Apple supplies first beta of iOS 8.3 to developers, issues 'noteworthy' update to Swift

Posted:
in iPhone edited February 2015
Before the public release of iOS 8.2, Apple on Monday already provided its development community with a beta build of iOS 8.3, along with a new version of its Swift programming language with "noteworthy" changes.




The pre-release version of iOS 8.3 is identified as build 12F5027d. Apple has warned developers that devices updated to the iOS 8.3 beta cannot be restored to earlier versions of iOS.

Exactly what changes are included in iOS 8.3 are unknown. But the fact that it's a point-one release would suggest that Apple has added new features, or plans to before the software becomes public.

In addition, developers were also supplied with Xcode 6.3 beta with Swift 1.2 on Monday. Apple's release notes state that the Swift update contains a number of "noteworthy" changes.

Accordingly, Xcode 6.3 beta includes a new "Swift Migrator" tool that allows developers to move from Swift 1.1 to Swift 1.2.

The release comes one week after Apple provided a fifth beta of iOS 8.2. The iOS 8.2 beta allows developers to begin building applications for the forthcoming Apple Watch.
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Comments

  • Reply 1 of 26
    iOS upgrades are one-way, with a bridge returning you to past versions being burned behind it.
  • Reply 2 of 26
    Apple is not slowing down. Go and go fast.
  • Reply 3 of 26
    rogifanrogifan Posts: 10,669member
    Hmm...I wonder what 8.3 contains. Doesn't Apple usually say what the release contains even if it's something generic like bug fixes?
  • Reply 4 of 26

    I wonder why they're not allowing anyone to downgrade back? So what happens if you try to Restore? Technically iOS 8.1.3 is still signed, so I dont know how they would be stopping you from downgrading. That's really weird. It must be some notable changes here too if they're not letting anyone downgrade.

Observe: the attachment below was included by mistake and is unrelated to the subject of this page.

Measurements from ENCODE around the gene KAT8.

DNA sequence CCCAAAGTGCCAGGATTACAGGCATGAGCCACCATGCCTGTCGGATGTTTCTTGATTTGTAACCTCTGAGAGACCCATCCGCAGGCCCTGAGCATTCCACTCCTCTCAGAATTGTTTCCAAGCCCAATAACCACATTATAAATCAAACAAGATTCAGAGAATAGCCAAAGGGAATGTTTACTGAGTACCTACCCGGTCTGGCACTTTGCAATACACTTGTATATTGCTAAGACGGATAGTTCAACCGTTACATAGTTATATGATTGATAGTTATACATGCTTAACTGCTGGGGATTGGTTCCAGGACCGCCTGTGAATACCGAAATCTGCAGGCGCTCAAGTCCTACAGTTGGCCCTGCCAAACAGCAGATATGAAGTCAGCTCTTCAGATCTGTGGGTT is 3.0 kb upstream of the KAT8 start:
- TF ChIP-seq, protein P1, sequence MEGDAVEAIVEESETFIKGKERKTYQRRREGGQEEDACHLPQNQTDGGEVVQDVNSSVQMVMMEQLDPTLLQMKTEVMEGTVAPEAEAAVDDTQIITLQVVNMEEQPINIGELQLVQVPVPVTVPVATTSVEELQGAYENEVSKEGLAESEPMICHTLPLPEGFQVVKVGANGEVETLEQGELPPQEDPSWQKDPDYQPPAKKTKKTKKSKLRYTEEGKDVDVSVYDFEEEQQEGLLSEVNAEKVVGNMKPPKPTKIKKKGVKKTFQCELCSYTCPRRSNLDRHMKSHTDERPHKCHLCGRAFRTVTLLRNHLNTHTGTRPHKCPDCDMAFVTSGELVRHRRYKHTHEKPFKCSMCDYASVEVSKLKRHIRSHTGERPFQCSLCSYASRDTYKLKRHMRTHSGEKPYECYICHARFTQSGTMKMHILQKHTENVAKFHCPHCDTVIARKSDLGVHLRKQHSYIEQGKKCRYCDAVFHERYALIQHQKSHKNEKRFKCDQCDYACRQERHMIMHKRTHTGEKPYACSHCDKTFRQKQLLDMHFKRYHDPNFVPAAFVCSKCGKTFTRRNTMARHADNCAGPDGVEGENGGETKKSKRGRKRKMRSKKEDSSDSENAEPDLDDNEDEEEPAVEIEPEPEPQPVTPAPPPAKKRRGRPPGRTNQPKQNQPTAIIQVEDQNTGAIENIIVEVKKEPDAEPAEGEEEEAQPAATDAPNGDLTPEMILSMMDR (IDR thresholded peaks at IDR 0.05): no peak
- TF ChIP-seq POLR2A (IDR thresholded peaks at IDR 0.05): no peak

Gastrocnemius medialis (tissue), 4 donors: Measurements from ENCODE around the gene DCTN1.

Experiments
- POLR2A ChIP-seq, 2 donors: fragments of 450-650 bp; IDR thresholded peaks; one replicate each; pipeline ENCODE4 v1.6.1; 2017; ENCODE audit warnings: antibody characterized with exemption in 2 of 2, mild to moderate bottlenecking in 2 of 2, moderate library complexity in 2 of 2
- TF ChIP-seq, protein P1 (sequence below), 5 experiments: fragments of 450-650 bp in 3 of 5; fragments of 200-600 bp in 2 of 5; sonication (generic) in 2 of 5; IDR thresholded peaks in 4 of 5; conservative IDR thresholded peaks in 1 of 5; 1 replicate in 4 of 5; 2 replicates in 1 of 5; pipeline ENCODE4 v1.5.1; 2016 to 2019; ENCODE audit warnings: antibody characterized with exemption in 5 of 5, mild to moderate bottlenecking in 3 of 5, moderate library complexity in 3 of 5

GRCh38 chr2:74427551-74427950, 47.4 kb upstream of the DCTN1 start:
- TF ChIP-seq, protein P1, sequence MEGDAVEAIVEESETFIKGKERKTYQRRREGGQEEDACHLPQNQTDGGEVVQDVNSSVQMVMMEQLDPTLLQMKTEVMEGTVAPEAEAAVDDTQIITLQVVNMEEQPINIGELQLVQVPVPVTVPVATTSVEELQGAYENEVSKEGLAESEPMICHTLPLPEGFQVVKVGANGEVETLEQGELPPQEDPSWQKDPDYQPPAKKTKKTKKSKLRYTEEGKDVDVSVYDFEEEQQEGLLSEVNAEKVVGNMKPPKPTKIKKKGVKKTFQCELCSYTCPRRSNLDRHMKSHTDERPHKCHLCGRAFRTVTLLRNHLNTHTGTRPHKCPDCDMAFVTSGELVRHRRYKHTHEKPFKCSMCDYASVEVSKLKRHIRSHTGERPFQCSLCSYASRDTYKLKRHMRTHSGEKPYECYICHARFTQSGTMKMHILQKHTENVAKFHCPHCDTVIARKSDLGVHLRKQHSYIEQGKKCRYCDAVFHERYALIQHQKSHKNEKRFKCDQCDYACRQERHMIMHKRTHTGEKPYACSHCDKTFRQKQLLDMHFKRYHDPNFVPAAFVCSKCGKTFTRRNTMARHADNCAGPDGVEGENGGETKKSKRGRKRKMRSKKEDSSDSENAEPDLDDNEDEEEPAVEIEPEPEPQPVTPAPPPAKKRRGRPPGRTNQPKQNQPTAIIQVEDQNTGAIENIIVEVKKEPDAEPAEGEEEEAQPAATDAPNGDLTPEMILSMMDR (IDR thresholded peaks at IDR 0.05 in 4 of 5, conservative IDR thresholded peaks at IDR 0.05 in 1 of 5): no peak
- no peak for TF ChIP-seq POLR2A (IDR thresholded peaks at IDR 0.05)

• Reply 5 of 26
    Interesting after the big debate over Swift on the weekend to see that Swift 1.3 has a few updates. :)
  • Reply 6 of 26
    "...Apple has added new features."

    I could do without new features for now. How about fixing the current ones?

    Current bugs/issues:
    [LIST]
    [*] Too many to list
    [/LIST]
  • Reply 7 of 26
    Apple has posted detail of the Swift changes - https://developer.apple.com/swift/blog/?id=22
  • Reply 8 of 26

    Seriously Apple, fix the current bugs. If you're just going to introduce new features that are broken, and then never fix them, then what's the point? Oh yea, because simpletons will gloat about all the new features, without ever realizing that they don't actually work. WkWebView anyone?

  • Reply 9 of 26
    Apple has posted detail of the Swift changes - https://developer.apple.com/swift/blog/?id=22
  • Reply 10 of 26
    rogifanrogifan Posts: 10,669member
    coolfish wrote: »
    Seriously Apple, fix the current bugs. If you're just going to introduce new features that are broken, and then never fix them, then what's the point? Oh yea, because simpletons will gloat about all the new features, without ever realizing that they don't actually work. WkWebView anyone?

    I guess you didn't read the 9to5Mac article that said iOS 9 is supposed to be all about optimization and bug fixes.
  • Reply 11 of 26
    hmurchisonhmurchison Posts: 12,268member

    New versions contain bug fixes.   Maybe not the bug fixes everyone is looking for but it's fallacious to infer that "new features" and "bug fixes" are mutually exclusive. 

  • Reply 12 of 26
    [QUOTE]Feb 9, 2015

    Swift 1.2 and Xcode 6.3 beta

    Compiler improvements
    The Swift 1.2 compiler was engineered to be more stable and to improve performance in every way. These changes also provide a better experience when working with Swift in Xcode.

    Better compiler diagnostics — Clearer error and warning messages, along with new Fix-its, make it easier to write proper Swift 1.2 code.